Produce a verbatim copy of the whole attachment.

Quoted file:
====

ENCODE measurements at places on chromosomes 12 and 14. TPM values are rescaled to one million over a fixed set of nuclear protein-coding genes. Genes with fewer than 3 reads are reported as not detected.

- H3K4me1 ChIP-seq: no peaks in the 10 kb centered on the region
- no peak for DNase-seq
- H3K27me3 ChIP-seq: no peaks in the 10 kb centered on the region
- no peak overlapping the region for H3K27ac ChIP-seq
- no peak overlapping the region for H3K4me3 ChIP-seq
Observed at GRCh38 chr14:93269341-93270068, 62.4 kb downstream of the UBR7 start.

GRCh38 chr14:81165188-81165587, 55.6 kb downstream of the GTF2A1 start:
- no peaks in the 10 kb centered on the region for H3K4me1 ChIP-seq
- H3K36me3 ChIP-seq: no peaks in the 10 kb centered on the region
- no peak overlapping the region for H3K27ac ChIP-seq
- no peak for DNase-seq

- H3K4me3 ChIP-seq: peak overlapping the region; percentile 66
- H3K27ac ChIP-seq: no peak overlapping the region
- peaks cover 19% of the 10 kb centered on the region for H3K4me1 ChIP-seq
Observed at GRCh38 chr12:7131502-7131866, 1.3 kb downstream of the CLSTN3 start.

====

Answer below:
ENCODE measurements at places on chromosomes 12 and 14. TPM values are rescaled to one million over a fixed set of nuclear protein-coding genes. Genes with fewer than 3 reads are reported as not detected.

- H3K4me1 ChIP-seq: no peaks in the 10 kb centered on the region
- no peak for DNase-seq
- H3K27me3 ChIP-seq: no peaks in the 10 kb centered on the region
- no peak overlapping the region for H3K27ac ChIP-seq
- no peak overlapping the region for H3K4me3 ChIP-seq
Observed at GRCh38 chr14:93269341-93270068, 62.4 kb downstream of the UBR7 start.

GRCh38 chr14:81165188-81165587, 55.6 kb downstream of the GTF2A1 start:
- no peaks in the 10 kb centered on the region for H3K4me1 ChIP-seq
- H3K36me3 ChIP-seq: no peaks in the 10 kb centered on the region
- no peak overlapping the region for H3K27ac ChIP-seq
- no peak for DNase-seq

- H3K4me3 ChIP-seq: peak overlapping the region; percentile 66
- H3K27ac ChIP-seq: no peak overlapping the region
- peaks cover 19% of the 10 kb centered on the region for H3K4me1 ChIP-seq
Observed at GRCh38 chr12:7131502-7131866, 1.3 kb downstream of the CLSTN3 start.